March 10, 2012

Scientific worldview mostly wrong, but don't panic

Not everything is important. There can't be a large number of very important issues that deserve getting worked up about. There can't even be any for the average person who can't do anything about them, only personal issues about what's immediately in front of them, food, clothing, shelter, whom they're going to be around that day, etc.

Part of how this works is that the mainstream scientific conventional worldview is wrong about a lot of things, especially things involving prehistory, so that a lot of the excitement about scientific debates and a lot of conventional science-based fears such as about medical issues are completely wasted effort. It's not that Genesis is right. That's even more wrong taken literally. It's that scientific conventional views, no matter how reasonable, don't include enough imagination that they can be wrong and missing major parts of the picture about things they say happened thousands, millions, or billions of years ago, including the time scale.

The conventional scientific worldview is all built from extrapolation from things like a chipped rock to tell the story of people before history or better examples of human art or artifacts. Some redshift of galaxies and a background temperature of deep space is spun into the story of the Big Bang. The furthest reaching extrapolations or speculations that stand up to reason as possibilities given the limited evidence win in the marketplace of ideas. The alternative that
prehistory is unknown and there's too little evidence to judge or say for sure what happened within orders of magnitude on the time scale is ignored as not really seeming like a competitor. Ideas about geological and biological history build up into a grand story over billions of years to which individual scientists just add pieces.

So worries about viruses and the supposed need for vaccination with toxins (an originally superstitious not scientific practice, to inject a batch of toxins) are mostly wrong in a way that's been debunked, while worry about harm from vaccinations is also often overblown, but some of that harm is real. There is an underlying reality after all where physical causes trigger physical effects, such as that sticking a concoction of biological junk and toxic preservatives called a vaccine directly into someone's bloodstream triggers strong reactions in some individuals.

The story of AIDS has been debunked. How much simpler to say that having some sorts of sexual activity and drugs often, or some dirty injected heroin, or malnutrition with diarrhea in Africa, causes some individuals to have a condition that includes higher reactivity of their blood components to some supposed HIV test, a condition that then looks like full-blown AIDS if they're treated with the same extremely toxic drugs as other AIDS patients were out of desperation and fear that they had an incurable fatal disease. The actual story of who was said to have AIDS or HIV and how they were treated is much more complicated than that. Even debunking the scientific conventional view, it's easy to sound like one is proposing an alternative grand story, instead of saying it's all a muddle where the supposed disease entities or categories involved are shifting social constructions, and yet some people actually are sick, for various real reasons.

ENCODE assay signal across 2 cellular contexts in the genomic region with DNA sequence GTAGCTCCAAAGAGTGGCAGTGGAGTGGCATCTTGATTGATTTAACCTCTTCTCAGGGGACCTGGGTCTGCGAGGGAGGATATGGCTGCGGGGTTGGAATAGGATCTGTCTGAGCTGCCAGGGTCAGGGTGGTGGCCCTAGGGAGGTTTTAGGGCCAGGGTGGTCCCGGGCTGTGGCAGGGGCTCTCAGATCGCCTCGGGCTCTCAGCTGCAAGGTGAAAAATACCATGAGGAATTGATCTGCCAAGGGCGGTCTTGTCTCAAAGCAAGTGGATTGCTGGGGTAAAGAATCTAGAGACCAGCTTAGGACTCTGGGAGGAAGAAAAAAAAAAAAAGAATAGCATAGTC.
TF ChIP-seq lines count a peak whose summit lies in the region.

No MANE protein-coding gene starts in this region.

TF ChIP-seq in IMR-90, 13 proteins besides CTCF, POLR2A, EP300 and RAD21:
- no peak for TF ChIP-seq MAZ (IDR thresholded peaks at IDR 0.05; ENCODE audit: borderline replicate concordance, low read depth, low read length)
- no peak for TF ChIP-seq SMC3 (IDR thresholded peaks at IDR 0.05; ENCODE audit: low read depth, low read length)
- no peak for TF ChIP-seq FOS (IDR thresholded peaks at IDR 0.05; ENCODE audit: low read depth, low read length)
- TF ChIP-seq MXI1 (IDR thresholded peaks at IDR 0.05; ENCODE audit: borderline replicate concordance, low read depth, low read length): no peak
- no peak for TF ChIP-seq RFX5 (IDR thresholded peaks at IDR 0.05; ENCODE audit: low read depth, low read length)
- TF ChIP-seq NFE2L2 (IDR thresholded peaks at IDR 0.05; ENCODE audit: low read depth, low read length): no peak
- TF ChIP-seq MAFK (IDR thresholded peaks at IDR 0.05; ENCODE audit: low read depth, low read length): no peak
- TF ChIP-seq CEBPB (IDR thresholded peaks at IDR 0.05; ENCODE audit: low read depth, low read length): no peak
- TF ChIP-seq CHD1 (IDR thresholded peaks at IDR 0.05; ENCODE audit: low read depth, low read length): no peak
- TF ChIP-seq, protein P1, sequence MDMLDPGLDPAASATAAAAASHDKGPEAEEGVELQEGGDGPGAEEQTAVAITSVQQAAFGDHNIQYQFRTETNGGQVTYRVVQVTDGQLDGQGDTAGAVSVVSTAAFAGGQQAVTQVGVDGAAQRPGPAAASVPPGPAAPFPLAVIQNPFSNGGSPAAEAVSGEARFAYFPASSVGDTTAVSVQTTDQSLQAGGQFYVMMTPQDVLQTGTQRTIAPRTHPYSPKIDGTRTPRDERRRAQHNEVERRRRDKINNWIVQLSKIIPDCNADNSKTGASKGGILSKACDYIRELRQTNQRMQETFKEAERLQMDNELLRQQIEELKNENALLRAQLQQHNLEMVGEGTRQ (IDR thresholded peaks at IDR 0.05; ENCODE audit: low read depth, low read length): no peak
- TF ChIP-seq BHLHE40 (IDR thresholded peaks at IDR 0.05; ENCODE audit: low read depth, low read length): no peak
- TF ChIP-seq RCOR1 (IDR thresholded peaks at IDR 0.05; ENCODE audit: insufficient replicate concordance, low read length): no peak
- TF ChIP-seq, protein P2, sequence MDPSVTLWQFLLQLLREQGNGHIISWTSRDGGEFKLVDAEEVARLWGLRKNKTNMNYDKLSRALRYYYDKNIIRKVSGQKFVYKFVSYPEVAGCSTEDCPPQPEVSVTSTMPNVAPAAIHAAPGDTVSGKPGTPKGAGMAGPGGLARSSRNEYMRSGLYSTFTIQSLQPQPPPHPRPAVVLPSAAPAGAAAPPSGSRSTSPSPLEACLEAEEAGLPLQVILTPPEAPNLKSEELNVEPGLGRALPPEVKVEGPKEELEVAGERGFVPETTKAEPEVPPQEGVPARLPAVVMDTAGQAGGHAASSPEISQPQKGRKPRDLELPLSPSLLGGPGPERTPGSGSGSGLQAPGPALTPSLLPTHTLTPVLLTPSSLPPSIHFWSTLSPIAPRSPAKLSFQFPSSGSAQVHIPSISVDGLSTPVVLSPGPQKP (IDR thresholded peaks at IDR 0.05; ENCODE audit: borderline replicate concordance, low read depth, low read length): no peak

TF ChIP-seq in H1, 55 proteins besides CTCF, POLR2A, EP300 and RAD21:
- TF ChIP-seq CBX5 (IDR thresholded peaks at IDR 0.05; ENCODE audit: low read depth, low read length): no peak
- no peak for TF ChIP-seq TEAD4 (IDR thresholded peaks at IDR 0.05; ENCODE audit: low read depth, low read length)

The importance of this kind of thing to the individual is not to be a political activist about such issues, it's to learn not to worry about things that have been fed as fears by the mainstream media and schools, while also taking reasonable care of one's health by looking out for one's body.

So what about political issues? Are there issues that are important for people to know about and express opinions on, as voters or good citizens? Some would say a person should be informed about anthropogenic global warming, pollution, extinctions of species and biodiversity, war in general and specific areas of conflict such as Israel and neighboring countries, the energy crisis and which sources of energy to support or use, nuclear energy and the balance of nuclear weapons and nuclear proliferation, economics at the international scale enough to take seriously news of debt crises and countries in rapid growth and foreign aid, and understanding various
other issues on a scientific basis, including the need for more and better science education in schools to make everyone else more informed too.

It's all useless. It just isn't possible in human affairs for there to be issues that private individuals should be informed and active on, other than knowing which way the wind is blowing to take care of themselves, because this is a planet with billions of semi-intelligent people all trying every day to solve the problems that are in front of them and, when they have the opportunity, to solve as many other people's problems as possible for profit or fame or honor, or for the intellectual thrill of it, which is the motive that gets the hardest technical and mathematical problems solved.

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